Late last night I found myself lured to the tin of biscuits we were given for Christmas by my mother-in-law. Just why this happened I’m not sure, but it could be that I am trying to ‘lose a little weight’ which invariably means I am tempted by all the things I would not usually think about. You see, I’m not a huge fan of biscuits although I prefer them to those awful cookie things that seem to have encroached upon us from the
Of course in the
United States, a ‘biscuit’ is
a savoury quick bread a little like a scone, and sugar is not used in
the dough. Yes, I don’t get it either, particularly as biscuit is from the
French word 'bescuit' derived from the Latin bis (twice)
and coquere (cooked), hence ‘twice-cooked’ as all good biscuits
should be; real biscuits need to have a snap and a crunch you see.
Anyway, I digress - back to the biscuit tin. Most of the goodies had gone. All that was left were a couple of oatcakes, a few custard creams and all (yes all) of the chocolate Bourbons. Of course this was no great surprise as I don’t believe that anyone actually eats Bourbon biscuits. In fact, I can’t understand why biscuit companies insist in making them and putting them in their tins.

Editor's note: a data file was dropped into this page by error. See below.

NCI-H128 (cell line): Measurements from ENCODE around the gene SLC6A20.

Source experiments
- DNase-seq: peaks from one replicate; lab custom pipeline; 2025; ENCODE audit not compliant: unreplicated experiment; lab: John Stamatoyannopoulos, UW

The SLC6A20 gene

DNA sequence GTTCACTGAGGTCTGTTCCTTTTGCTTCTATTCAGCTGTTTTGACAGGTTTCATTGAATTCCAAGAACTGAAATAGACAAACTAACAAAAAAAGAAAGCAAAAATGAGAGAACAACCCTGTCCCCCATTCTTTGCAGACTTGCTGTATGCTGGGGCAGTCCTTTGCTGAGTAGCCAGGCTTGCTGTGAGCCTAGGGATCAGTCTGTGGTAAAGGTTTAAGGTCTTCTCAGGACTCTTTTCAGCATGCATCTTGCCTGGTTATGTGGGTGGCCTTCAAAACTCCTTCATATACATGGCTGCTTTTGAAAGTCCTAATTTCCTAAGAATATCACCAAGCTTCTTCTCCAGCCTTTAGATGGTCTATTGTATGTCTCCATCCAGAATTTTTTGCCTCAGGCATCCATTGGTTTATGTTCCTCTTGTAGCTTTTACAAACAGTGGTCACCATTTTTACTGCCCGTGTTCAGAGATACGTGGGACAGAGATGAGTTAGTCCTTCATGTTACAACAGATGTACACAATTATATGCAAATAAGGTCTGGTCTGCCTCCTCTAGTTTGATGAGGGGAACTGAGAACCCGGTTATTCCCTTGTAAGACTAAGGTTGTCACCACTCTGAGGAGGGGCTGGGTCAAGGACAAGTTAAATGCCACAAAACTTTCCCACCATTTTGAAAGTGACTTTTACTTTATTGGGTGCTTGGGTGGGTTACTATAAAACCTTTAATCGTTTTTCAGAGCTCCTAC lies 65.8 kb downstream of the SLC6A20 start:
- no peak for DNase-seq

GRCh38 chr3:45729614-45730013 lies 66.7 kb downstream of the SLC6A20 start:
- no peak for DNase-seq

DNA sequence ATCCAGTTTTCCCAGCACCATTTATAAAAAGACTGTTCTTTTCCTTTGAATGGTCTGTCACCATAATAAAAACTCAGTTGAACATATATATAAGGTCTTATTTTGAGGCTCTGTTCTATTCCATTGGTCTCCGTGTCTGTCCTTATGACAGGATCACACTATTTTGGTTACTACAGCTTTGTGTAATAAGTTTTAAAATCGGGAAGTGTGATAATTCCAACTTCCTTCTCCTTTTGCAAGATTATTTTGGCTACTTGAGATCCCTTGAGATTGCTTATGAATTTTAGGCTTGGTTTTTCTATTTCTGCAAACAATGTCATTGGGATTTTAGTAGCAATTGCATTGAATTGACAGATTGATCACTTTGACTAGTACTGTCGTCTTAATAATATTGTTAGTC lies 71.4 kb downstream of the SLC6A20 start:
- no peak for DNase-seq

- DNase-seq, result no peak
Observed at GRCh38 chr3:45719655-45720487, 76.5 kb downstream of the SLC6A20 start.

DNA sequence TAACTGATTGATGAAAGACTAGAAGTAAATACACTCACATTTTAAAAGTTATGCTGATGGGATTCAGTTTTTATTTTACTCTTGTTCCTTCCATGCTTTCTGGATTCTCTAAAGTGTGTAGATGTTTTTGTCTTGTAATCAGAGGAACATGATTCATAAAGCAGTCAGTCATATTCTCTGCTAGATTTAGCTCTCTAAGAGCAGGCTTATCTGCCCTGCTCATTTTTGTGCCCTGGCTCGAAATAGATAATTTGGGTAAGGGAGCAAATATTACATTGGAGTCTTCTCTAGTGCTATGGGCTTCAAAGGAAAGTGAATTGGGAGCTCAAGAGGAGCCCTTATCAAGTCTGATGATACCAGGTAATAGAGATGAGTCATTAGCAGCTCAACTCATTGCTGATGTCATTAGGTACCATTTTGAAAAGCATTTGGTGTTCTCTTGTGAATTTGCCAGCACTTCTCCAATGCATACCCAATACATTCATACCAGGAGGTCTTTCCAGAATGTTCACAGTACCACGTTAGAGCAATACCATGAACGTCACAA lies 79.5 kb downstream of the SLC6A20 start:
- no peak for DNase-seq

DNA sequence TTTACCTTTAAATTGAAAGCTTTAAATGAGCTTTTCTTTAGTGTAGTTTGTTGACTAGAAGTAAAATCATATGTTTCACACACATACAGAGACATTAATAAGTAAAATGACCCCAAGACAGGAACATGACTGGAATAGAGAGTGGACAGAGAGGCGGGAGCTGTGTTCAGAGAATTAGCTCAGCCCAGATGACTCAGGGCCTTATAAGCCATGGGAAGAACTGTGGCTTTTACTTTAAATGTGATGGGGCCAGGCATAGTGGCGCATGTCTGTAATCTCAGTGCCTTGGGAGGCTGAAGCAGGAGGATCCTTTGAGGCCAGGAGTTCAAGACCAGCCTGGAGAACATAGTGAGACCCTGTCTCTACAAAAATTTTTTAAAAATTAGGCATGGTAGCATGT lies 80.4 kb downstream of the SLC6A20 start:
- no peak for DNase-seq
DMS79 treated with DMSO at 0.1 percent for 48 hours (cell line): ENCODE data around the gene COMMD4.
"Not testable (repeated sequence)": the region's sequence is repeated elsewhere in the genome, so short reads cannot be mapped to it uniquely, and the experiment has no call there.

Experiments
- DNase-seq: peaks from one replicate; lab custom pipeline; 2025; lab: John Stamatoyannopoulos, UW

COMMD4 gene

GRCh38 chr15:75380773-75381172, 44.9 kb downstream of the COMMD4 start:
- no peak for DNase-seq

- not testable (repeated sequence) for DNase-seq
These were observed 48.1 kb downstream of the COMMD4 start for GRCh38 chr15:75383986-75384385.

The Bourbon was invented in Bermondsey,
London, in 1910 by Peek Frean, the company who gave us the
Garibaldi. It was originally called the Creola, until either Mr Peak or Mr
Frean decided it would be more appealing if the name was changed to that of France’s guillotined
royal family. Well remember, they named the Garibaldi biscuit after Giuseppe
Garibaldi, an Italian general and leader of the struggle to unify Italy. So we
probably got off lightly. After all, they could have called it the Botha
Biscuit, the Kitchener Krumble, or even the Mafeking Malt.
But I digress once more, back to the biscuit tin. Just who eats Bourbons, anybody? In my experience they are always the last in the tin and invariably end up out of the tin and into the bin. Is there a Bourbon biscuit retirement home somewhere where all the millions of unwanted Bourbons go to moan about how unloved they were throughout their biscuity lives?
One last thing. Just what are Bourbons meant to taste of? It certainly isn't Bourbon as in the alcoholic beverage. The biscuit bit has the colour of chocolate, the cream stuff in the middle could be chocolate, but when you bite into it it tastes nothing like chocolate. I don't know, but one thing is for sure - next time I'm getting to the biscuit tin first.